If you want your computer to run blazing fast, you’ll have to increase your RAM. However, are you certain that purchasing more RAM will modify what you require? Perhaps it isn’t the issue at all? I recommend investigating what influences the RAM.

Rendering Speed

RAM does not have much of an effect on visualization withdrawing or rendering speed.  The CPU and GPU handle this task. 

However, if your machine has 8 GB of RAM and you upgrade to 16 GB of RAM, you may see a change in rendering performance.

Your PC is capable of allocating more RAM in it. So why not add more RAM and make it more powerful? Plus, it’s crucial to have a strong video card, processor, and SSD. 

It is more important than getting extra RAM. However, increasing it can significantly improve the current configuration.

If you have extra RAM, this will help your PC run more efficiently and fast. For example, software like Adobe After Effects requires a substantial amount of RAM, especially when integrating effects that are heavy on drawing, such as particles. 

Graphics in dynamic animation, unlike video, can grow quite complex. For this, your PC will operate at a reduced speed.

Working with Big Files

Storage space and RAM are critical when processing images that have more than 42 Megapixels or even 4K videos. The size of a RAW image can be 100 MB, while it can be multi-gigabyte in 4k videos.

Without enough RAM, your PC will handle such data slowly. If you need to accomplish it quickly, but your computer is lagging, you can use wedding video editing services.

Is 8 GB RAM Enough for 4K Editing?

When dealing with 720p or lower resolution video, 8 GB of RAM is sufficient. The bare minimum is 8 GB.

So, if you’re just beginning out there as a video editor and aren’t working on large projects, you may get by with just 8 GB of RAM.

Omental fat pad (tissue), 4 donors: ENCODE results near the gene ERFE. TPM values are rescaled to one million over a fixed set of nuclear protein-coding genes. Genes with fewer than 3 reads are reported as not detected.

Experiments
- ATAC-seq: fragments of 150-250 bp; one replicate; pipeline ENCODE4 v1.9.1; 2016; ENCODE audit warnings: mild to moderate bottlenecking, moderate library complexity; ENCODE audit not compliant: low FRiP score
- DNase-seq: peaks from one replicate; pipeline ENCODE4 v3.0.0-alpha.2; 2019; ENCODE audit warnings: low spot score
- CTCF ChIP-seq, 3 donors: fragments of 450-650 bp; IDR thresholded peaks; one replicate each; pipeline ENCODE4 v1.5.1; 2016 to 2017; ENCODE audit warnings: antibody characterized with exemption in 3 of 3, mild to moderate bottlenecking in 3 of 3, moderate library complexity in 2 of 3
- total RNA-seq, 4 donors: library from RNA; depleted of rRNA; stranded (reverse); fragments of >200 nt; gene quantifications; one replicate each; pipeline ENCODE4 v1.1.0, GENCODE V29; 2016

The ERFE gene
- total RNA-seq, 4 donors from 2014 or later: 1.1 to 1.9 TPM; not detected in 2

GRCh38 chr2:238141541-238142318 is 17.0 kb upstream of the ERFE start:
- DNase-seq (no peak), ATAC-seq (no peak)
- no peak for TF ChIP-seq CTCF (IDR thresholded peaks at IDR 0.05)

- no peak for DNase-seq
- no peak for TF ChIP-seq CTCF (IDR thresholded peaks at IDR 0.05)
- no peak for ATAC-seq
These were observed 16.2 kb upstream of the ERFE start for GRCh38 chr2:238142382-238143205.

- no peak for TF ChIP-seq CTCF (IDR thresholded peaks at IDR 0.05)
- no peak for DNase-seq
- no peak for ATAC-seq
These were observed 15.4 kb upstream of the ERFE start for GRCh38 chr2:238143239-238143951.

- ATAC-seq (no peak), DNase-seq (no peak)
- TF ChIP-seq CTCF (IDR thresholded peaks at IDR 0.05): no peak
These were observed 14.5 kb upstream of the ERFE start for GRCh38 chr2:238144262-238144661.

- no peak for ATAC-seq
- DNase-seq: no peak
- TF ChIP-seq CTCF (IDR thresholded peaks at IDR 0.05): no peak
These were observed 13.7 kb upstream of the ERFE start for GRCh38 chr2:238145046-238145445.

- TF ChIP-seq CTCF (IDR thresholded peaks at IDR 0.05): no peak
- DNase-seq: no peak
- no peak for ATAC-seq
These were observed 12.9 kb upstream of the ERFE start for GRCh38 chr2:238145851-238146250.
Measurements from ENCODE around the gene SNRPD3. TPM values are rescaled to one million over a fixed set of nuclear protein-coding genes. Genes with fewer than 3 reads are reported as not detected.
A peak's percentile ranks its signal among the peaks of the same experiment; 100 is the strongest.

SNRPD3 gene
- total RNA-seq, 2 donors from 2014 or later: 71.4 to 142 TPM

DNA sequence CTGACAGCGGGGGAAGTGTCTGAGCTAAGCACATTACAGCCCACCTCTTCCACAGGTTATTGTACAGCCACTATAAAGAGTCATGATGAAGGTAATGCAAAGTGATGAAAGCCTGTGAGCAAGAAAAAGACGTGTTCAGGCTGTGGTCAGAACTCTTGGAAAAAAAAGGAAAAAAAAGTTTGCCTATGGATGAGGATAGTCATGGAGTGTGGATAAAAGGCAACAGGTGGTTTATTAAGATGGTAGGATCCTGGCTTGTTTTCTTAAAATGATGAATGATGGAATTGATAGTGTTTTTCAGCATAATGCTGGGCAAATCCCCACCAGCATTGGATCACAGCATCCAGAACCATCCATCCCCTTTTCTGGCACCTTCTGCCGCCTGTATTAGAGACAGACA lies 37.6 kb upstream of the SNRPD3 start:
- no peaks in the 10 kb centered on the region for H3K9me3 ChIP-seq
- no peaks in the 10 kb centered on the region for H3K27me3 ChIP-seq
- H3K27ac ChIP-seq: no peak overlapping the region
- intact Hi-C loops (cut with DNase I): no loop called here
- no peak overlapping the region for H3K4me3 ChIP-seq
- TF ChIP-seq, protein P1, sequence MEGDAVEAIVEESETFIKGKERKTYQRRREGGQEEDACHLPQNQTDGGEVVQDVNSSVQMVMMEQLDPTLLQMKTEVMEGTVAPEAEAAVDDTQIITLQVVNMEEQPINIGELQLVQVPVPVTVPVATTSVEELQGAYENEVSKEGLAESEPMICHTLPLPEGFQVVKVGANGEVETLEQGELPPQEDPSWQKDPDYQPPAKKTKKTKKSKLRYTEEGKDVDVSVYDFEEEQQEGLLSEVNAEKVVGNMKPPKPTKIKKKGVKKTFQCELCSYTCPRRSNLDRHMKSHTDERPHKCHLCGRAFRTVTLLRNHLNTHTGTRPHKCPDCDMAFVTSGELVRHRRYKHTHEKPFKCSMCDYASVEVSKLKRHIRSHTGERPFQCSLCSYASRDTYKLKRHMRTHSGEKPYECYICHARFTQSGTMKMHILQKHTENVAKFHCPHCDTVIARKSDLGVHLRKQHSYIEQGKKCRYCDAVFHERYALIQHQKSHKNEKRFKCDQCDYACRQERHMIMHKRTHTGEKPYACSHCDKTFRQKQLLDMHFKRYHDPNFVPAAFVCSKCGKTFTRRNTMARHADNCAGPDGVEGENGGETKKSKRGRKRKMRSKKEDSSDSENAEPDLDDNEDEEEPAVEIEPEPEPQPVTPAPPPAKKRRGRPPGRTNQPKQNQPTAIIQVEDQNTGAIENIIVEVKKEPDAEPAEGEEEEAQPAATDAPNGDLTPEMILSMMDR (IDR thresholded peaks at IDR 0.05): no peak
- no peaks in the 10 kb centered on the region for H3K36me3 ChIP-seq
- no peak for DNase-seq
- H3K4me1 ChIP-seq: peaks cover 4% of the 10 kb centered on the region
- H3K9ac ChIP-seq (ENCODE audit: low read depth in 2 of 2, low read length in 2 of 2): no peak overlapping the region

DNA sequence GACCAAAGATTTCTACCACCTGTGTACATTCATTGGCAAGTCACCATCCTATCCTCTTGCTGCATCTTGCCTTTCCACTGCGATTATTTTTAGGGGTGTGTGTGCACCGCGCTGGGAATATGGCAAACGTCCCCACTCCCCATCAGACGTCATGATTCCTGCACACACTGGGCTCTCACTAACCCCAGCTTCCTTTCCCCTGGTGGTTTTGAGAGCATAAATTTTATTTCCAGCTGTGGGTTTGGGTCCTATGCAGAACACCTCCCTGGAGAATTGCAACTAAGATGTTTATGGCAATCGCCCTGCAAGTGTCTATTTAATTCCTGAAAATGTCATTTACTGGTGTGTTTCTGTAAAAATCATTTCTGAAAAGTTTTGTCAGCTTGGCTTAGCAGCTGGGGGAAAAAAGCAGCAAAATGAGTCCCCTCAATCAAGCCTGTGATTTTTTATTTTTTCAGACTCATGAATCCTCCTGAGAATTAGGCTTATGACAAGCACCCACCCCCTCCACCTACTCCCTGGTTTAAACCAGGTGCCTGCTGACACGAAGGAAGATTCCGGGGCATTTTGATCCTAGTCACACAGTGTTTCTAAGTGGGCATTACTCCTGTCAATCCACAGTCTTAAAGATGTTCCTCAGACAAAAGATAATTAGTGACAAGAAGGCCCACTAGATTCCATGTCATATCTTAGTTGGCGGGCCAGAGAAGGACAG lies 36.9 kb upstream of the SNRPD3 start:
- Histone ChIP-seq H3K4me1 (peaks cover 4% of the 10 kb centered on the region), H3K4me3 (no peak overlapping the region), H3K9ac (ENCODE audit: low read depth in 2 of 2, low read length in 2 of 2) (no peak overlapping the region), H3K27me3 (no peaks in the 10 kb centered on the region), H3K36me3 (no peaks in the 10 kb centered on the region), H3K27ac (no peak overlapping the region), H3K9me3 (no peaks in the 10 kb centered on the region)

As you may have seen, Premiere was only consuming 4 GB of RAM on one of my relatively small tasks.

Is 16 GB of RAM Enough for Video Editing?

For video editing, 16 GB of RAM would provide the best performance-to-cost ratio.

16 GB is not too expensive to purchase, and you can probably get by with most of your video editing jobs on 16 GB of RAM. If you’re on a tight budget, 8 and 16 GB of RAM will suffice.

16 GB vs. 32 GB of RAM 

For video editing, 32 GB of RAM is the golden spot.

People who have been professionally editing videos for many years have never used up all 32 GB of RAM. That includes sophisticated 4K productions, using AE with Premiere pro, and so on.

So, we believe that 32 GB of RAM is sufficient for practically every editing task you will ever undertake. Anything more than 32 GB of RAM will be a waste of resources for most of you.


So, let’s answer your question, how much RAM do I need for video editing? 16 GB of RAM is a sufficient amount of RAM capacity for performing the great majority of video editing projects.

Depending on the technical parameters of the film you’re working with, like resolution, bit rate, or codec, you can get away with as little as 8 GB of RAM or as much as 64 GB of RAM.

Chris Martin is a professional tech writer. He's been covering tech tutorials, hardware reviews, and more as a professional writer for over seven years now and it doesn't look like he'll be stopping anytime soon! In addition to writing about the latest gadgets on the market, he also covers topics such as how to set up your home network or troubleshoot any computer problems you may have.